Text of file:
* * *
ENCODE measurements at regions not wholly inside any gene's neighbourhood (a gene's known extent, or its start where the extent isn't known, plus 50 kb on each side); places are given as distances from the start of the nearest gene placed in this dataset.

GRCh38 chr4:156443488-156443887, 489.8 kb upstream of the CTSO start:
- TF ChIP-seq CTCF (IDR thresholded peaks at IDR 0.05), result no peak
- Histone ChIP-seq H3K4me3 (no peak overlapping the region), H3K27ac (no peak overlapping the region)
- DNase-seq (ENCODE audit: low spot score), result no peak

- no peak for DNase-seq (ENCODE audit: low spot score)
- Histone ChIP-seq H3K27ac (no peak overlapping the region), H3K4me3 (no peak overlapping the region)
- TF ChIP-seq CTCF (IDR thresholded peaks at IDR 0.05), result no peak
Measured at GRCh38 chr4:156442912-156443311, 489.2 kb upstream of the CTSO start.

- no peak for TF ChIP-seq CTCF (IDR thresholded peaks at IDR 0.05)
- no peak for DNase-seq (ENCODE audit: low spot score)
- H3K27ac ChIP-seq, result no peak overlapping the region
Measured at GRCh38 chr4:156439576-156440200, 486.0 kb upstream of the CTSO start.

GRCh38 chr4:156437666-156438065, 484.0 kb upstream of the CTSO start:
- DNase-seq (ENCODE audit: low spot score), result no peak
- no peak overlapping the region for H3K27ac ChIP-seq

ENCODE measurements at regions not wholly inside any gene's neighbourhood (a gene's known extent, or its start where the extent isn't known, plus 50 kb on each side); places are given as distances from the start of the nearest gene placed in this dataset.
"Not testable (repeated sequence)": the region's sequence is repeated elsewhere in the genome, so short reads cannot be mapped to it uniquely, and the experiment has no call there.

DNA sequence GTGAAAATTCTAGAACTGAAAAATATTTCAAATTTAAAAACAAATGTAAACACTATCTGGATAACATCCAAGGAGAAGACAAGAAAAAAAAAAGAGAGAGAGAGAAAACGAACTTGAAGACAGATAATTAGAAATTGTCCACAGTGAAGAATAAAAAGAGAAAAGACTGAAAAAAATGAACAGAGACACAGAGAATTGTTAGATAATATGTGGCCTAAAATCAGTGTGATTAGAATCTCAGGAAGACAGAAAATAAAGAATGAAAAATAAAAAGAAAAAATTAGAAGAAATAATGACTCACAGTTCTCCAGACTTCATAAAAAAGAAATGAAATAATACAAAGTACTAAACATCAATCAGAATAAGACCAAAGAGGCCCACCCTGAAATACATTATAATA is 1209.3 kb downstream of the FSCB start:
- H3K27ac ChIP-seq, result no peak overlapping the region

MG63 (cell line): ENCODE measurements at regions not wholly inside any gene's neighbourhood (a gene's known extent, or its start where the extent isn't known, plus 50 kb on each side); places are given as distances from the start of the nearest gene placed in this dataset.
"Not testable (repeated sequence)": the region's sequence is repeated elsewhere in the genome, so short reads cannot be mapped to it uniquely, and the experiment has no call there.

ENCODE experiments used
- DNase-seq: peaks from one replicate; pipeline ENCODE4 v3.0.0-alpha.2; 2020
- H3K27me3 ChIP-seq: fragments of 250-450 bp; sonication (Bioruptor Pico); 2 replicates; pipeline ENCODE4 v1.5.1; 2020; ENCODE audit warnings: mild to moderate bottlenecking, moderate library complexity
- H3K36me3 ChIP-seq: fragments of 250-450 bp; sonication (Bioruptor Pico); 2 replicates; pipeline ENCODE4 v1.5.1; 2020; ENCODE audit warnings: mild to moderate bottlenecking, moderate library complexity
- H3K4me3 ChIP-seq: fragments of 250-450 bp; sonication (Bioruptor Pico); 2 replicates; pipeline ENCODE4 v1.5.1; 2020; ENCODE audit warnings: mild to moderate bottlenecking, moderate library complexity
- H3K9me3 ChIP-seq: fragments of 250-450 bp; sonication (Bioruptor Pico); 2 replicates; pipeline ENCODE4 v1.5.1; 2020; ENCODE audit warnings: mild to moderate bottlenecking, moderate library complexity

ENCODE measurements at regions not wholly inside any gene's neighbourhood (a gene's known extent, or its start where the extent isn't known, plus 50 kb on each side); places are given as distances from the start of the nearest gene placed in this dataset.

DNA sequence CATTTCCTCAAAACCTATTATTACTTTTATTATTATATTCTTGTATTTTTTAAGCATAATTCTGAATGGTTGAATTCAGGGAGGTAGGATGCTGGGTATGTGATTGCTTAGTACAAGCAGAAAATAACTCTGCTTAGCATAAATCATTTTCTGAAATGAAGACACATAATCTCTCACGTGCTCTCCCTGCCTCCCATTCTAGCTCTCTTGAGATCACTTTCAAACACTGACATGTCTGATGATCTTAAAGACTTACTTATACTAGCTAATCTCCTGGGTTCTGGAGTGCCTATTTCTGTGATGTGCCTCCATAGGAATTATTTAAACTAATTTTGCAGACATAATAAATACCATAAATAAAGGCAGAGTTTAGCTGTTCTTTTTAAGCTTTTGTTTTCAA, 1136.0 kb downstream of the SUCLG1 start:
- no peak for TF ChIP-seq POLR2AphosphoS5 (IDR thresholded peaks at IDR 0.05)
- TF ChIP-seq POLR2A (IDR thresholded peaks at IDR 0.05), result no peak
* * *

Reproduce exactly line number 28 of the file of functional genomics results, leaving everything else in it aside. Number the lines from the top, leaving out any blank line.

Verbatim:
- H3K9me3 ChIP-seq: fragments of 250-450 bp; sonication (Bioruptor Pico); 2 replicates; pipeline ENCODE4 v1.5.1; 2020; ENCODE audit warnings: mild to moderate bottlenecking, moderate library complexity